How to Leave a Job You Love
My first teaching job was in high school (the same high school I had attended just a few years prior) as a Marketing and Entrepreneurship teacher. Then down to 6th grade in elementary school for a few years. Next I subbed for awhile while my kids were little. Next I taught Science (K-5) and the gifted program (3rd, 4th & 5th) with a stellar team of specialists. When I got riffed (lost my position), I taught a 4th/5th split highly capable program. And until yesterday, I had spent 8 years at a middle school teaching Spanish, media and yearbook.
|This pillow is an End of Year gift from Shelby - Gracias Chica|
I have taught every grade level and dozens of content areas. I have a number of certifications and endorsements and am National Board Certified (twice!). I have taught since the time of pencil and paper grade books and moved to digital. I have gone from teaching keyboarding skills to teaching HTML coding. I have watched the educational pendulum swing back and forth a few times in regards to best educational practices and curriculums. I have spoken in the state capitol to fight for education funding and picketed on street corners.
I've worked hard to get where I am in my career. When we decided we were going to start this adventure, a big item in my 'Con' column of the pro/con list was that I love my job and it wouldn't be right to leave something at which I had worked so hard. I think I still make a difference in the lives of 14 year olds. And, while I'm usually exhausted each evening, I have enjoyed every teaching position I have been in - my current position most of all.
So, how did I come to the decision to walk away from this job I love? Easy. There is more to this life than work. If a job takes it all out of you and you are too tired to give 100% to your kids and spouse, then it's ok to move on. If every conversation outside of school revolves around educational politics, parents driving you crazy, lack of funding for education, a boy saying he is going to blow up the school, dozens of meetings and another new curriculum, it's time to find something else to talk about.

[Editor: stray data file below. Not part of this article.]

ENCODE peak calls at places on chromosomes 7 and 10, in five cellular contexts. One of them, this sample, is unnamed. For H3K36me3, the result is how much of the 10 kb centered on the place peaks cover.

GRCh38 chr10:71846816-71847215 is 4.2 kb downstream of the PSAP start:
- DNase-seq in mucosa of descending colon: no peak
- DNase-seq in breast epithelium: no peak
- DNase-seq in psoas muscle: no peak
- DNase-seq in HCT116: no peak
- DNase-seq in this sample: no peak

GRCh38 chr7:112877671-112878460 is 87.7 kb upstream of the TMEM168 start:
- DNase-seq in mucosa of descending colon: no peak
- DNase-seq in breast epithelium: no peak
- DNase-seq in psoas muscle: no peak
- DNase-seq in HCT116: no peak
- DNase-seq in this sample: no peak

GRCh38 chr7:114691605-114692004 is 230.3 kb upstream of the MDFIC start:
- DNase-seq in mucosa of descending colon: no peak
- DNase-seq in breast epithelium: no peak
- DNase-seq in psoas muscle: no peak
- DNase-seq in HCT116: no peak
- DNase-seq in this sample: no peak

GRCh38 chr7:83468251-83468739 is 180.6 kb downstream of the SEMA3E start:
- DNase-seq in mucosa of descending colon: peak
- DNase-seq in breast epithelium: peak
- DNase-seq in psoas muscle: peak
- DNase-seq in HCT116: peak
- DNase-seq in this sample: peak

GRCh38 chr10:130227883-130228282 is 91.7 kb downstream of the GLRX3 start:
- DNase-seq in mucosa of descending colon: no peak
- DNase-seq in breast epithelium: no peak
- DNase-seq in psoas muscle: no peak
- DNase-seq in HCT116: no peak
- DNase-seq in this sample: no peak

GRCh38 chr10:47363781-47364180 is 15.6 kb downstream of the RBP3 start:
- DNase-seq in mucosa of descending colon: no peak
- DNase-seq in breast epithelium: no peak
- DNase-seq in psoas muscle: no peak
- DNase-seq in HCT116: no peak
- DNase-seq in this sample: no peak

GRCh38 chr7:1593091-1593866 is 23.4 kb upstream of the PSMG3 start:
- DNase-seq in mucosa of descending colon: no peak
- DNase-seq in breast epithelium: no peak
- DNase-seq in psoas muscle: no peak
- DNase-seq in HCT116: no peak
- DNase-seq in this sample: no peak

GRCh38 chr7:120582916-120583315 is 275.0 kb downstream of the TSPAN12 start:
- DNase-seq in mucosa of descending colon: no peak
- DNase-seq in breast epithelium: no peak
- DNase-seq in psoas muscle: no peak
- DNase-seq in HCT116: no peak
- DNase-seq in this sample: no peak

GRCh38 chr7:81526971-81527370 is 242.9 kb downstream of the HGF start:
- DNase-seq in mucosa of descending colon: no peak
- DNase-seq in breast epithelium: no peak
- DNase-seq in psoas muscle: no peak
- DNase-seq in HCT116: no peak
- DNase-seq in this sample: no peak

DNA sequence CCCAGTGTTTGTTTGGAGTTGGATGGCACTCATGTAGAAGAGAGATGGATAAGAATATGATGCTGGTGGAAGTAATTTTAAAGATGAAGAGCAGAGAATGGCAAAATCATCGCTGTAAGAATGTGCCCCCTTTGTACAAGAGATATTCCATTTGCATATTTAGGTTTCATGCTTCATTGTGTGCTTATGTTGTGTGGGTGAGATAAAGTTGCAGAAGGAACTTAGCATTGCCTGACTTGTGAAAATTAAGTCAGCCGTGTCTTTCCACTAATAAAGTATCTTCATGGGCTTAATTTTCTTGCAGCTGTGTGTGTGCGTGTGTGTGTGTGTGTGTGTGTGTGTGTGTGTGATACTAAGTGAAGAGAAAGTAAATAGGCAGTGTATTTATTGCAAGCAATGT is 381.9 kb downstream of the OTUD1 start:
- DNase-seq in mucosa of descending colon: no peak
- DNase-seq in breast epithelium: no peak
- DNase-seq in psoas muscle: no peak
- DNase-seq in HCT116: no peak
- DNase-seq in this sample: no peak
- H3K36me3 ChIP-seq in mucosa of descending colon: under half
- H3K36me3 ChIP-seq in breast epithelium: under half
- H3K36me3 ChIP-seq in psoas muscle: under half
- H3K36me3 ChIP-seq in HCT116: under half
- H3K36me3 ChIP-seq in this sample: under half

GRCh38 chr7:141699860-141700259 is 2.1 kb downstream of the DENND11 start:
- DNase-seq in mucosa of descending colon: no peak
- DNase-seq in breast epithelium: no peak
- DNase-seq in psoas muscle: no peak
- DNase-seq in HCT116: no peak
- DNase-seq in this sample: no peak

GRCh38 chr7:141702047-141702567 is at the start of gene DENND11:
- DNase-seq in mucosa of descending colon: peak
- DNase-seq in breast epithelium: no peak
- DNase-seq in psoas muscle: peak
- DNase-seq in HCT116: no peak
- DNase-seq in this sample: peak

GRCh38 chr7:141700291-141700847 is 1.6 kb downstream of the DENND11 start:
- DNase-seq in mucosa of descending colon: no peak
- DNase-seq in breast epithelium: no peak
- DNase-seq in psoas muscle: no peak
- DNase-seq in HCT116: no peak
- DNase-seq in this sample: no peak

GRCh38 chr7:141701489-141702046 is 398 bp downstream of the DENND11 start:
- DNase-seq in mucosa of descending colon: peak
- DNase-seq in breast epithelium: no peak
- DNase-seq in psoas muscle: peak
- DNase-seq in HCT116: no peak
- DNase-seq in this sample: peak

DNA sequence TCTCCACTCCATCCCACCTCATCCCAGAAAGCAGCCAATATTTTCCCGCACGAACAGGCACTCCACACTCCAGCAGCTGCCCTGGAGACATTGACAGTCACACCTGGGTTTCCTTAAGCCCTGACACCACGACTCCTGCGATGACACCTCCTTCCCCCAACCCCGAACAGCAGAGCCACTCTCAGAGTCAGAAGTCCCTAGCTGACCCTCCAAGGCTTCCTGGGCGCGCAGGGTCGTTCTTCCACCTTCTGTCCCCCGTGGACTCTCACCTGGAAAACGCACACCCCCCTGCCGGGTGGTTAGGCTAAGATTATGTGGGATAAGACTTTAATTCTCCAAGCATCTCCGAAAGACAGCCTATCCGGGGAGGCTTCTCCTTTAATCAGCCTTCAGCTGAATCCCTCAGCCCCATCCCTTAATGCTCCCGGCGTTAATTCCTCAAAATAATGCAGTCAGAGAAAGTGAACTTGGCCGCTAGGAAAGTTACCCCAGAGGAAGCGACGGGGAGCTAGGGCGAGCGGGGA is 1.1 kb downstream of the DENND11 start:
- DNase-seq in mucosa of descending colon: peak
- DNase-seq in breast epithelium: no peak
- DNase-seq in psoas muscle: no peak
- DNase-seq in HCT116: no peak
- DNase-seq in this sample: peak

There are other amazing educators out there who have worked just as hard as I have and are probably better at what they do than I. There is always someone fresher, with new ideas and a strong work ethic. I am replaceable to the education system and my students. But I am the only mom my kids have and the only wife Pat has. I only get one shot at this 'raising my kids' thing. One chance at this life. I am going to make the most of it. I don't need to be in a classroom to teach. And I am definitely not finished learning. I'm taking it on the road. Adiós!
Just to make it more difficult to leave, my lovely yearbook editors made the this video and presented it during an all school assembly the other day - I cried like a baby.
|After watching my lovely video (above) made by my yearbook editors.|
While I received hundreds of kind and caring messages from kids, staff and parents, here are a few funny things written in my new book made by my editors and on my white board on the last day of school (middle school humor):
You're the best teacher...at least the 2nd best anyway.
Thanks for teaching me words in Spanish.
This class is pretty OK.
Thanks for grading papers fast.
You are nice sometimes.